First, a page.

Yvon Chouinard Just Gave Patagonia Away to Help the Environment

Ownership of the apparel company has been transferred to a specially designed trust and nonprofit.

Yvon Chouinard


Yvon Chouinard no longer owns Patagonia. Nearly 50 years after founding the enormously successful apparel company, now worth around $3 billion, the 83-year-old came up with an unusual solution to ensure that it continues in a way that aligns with his values and funds important environmental conservation work.

All ownership has now been transferred from Chouinard and his family to two entities—the Patagonia Purpose Trust and the Holdfast Collective. The Patagonia Purpose Trust, created to protect the company's core values, holds 100% of the company's voting shares. The Holdfast Collective, a nonprofit dedicated to fighting the environmental crisis and defending nature, holds 100% of the nonvoting shares. 

As Chouinard explained in an open letter, funding will continue to come from Patagonia: "Each year the money we make after reinvesting in the business will be distributed as a dividend to help fight the crisis." The annual dividend is estimated to be roughly $100 million annually, depending on how well the business is doing.

While Chouinard and his wife Malinda will keep enough money to live on, and their two children Fletcher and Claire, who are in their forties, will remain on Patagonia's payroll, it's fair to say that the family has relinquished its fortune. Shocking as it may sound, it's not terribly surprising to people who are familiar with Chouinard's unorthodox approach to entrepreneurship. He says he "never wanted to be a businessman," that he started as a craftsman and always tried to "do the right thing while making enough to pay the bills.

Patagonia has developed a respected reputation for seeking out sustainable materials for its products, repairing and selling secondhand gear, seeking solutions to the plastic microfibers problem, donating large amounts of money to environmental conservation efforts, including 1% of sales every year, becoming a certified B corporation, working to build a more sustainable food system with its Patagonia Provisions company, and even suing the Trump administration in an attempt to save the Bears Ears National Monument. It has done an impressive job of proving that a for-profit company can, in fact, make capitalism work for the planet.

Patagonia headquarters in Ventura, CA
Patagonia's headquarters in Ventura, California.

Kyle Sparks / Patagonia

Chouinard told the New York Times that he was uncomfortable with Patagonia's soaring value—and his association with it. "I was in Forbes magazine listed as a billionaire, which really, really pissed me off. I don't have $1 billion in the bank. I don't drive Lexuses." In fact he splits his time between two modest residences in Jackson, Wyoming, and Ventura, California, and apparently drives an old Subaru and wears "raggedy old clothes." 

In his letter, Chouinard explained that he faced a tricky dilemma. He didn't want to sell Patagonia and donate all the proceeds, as "we couldn't be sure a new owner would maintain our values or keep our team of people around the world employed." Going public wasn't an option, either: "What a disaster that would have been. Even public companies with good intentions are under too much pressure to create short-term gain at the expense of long-term vitality and responsibility."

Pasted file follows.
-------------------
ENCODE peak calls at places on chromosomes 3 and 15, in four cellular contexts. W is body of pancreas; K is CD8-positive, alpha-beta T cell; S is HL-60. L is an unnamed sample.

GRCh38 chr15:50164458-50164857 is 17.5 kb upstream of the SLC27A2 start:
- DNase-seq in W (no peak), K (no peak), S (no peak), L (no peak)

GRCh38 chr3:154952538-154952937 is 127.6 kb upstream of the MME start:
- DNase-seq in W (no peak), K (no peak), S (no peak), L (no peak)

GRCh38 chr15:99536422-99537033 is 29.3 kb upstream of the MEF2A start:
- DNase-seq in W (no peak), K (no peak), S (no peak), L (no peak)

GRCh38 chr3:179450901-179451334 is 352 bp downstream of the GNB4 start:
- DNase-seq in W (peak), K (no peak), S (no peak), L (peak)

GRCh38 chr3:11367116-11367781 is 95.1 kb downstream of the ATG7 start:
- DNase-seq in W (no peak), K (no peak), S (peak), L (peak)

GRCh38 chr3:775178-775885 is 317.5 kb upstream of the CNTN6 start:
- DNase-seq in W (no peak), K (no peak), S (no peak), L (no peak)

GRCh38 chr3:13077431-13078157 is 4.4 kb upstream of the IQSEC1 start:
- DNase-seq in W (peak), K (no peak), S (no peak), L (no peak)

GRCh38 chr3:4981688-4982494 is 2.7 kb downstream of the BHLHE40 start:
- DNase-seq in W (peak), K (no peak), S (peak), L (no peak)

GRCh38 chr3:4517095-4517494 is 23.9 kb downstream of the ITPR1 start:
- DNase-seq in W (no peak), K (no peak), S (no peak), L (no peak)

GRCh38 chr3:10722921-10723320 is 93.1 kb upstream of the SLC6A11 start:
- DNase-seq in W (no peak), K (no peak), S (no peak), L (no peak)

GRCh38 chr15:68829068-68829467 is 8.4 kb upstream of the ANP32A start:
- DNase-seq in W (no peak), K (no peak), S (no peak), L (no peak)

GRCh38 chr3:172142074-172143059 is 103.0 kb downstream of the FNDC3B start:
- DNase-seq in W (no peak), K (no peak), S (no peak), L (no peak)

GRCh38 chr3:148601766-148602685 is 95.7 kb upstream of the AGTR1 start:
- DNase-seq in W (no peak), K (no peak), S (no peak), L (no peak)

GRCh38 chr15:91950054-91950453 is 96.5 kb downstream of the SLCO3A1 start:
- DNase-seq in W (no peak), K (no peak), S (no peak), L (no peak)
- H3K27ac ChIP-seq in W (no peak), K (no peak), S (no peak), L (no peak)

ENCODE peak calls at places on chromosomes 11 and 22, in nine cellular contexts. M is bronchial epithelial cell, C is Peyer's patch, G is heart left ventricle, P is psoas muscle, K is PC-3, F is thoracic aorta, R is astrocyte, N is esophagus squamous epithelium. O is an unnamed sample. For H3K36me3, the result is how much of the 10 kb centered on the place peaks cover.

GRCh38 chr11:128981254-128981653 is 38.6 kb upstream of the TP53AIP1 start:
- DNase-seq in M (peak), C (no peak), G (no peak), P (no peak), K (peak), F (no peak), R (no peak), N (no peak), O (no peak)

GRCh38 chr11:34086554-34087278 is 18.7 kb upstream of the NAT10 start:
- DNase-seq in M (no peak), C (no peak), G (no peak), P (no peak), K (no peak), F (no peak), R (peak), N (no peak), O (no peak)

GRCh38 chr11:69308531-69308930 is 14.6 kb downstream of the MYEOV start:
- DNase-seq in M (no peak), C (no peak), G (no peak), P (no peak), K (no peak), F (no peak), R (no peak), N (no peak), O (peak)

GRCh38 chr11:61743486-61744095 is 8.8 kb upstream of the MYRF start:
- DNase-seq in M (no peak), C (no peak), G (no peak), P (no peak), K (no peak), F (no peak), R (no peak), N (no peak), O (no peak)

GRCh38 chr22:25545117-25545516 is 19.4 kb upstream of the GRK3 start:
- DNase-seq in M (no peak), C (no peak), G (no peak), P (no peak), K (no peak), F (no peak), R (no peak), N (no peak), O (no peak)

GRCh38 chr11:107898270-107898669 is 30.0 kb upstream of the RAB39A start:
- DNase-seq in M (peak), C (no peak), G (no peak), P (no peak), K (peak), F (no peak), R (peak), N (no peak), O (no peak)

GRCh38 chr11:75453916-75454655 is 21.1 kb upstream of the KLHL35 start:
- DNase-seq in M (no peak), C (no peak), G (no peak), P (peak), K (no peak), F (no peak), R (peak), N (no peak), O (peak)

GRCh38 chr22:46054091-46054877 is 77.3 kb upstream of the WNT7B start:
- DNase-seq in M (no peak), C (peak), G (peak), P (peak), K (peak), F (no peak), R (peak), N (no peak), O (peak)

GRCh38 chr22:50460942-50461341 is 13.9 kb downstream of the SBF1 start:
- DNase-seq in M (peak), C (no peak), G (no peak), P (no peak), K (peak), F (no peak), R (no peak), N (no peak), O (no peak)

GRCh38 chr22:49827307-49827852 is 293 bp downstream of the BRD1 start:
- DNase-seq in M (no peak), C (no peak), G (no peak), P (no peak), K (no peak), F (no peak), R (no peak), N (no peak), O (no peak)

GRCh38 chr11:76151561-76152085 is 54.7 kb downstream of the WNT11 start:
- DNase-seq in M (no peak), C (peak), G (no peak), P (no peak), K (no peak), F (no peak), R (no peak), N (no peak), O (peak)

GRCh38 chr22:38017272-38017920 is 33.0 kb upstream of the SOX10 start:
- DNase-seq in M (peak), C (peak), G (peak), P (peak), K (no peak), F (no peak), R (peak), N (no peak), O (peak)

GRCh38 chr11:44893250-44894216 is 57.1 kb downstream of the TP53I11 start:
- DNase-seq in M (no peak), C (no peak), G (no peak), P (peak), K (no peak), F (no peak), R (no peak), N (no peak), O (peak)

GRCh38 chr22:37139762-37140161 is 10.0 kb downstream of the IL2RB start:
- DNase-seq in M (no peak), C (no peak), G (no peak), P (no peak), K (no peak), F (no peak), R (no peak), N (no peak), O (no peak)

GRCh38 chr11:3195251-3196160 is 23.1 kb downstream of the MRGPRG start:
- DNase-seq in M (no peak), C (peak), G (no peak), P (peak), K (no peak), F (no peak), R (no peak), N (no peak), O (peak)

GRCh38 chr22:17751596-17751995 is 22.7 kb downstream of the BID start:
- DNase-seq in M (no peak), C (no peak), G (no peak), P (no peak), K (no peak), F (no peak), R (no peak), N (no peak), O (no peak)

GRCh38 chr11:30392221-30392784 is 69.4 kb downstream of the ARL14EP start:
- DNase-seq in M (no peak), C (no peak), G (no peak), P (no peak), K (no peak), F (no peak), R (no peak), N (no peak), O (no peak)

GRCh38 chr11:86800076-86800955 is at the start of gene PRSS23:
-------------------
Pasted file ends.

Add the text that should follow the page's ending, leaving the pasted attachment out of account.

So, Chouinard and his team had to create their own alternative for the company's future—this unusual blend of maintaining the current leadership and board, while divesting of all private ownership—to ensure Chouinard's ambitious vision can continue for decades to come. He wrote in his letter that Patagonia's experiment in responsible business is just getting started: "If we have any hope of a thriving planet—much less a thriving business—50 years from now, it is going to take all of us doing what we can with the resources we have. This is another way we've found to do our part." 

Patagonia's new leadership chart


Dan Mosley, a partner at BDT & Co. who helped Patagonia to design its new structure, said this story is different than any other he's ever seen or heard. "In my 30 plus years of estate planning, what the Chouinard family has done is really remarkable. It's irrevocably committed. They can't take it back out again, and they don't want to ever take it back out again."

This move provided no tax benefits to the family; in fact, they had to pay $17.6 million in taxes on the gift of their shares to the trust they created. This, Mosley said, had "a meaningful cost to them doing it, but it was a cost they were willing to bear to ensure that this company stays true to their principles." It differs from charitable contributions by other wealthy individuals, who may donate large amounts that only represent a small fraction of their net worth. 

Patagonia's claim that "the Earth is now our only shareholder" is fairly accurate, too. As deputy general counsel Greg Curtis explained, the Patagonia Purpose Trust has no individual beneficiaries and its stock can never be sold: "There is no financial incentive, or structural opportunity, for any drift in this trust's purpose." It will be interesting to see if this new model will influence any other responsibly-minded business owners to take similar steps.

Chouinard, in the meantime, is satisfied. He told the New York Times, "I feel a big relief that I've put my life in order. For us, this was the ideal solution."

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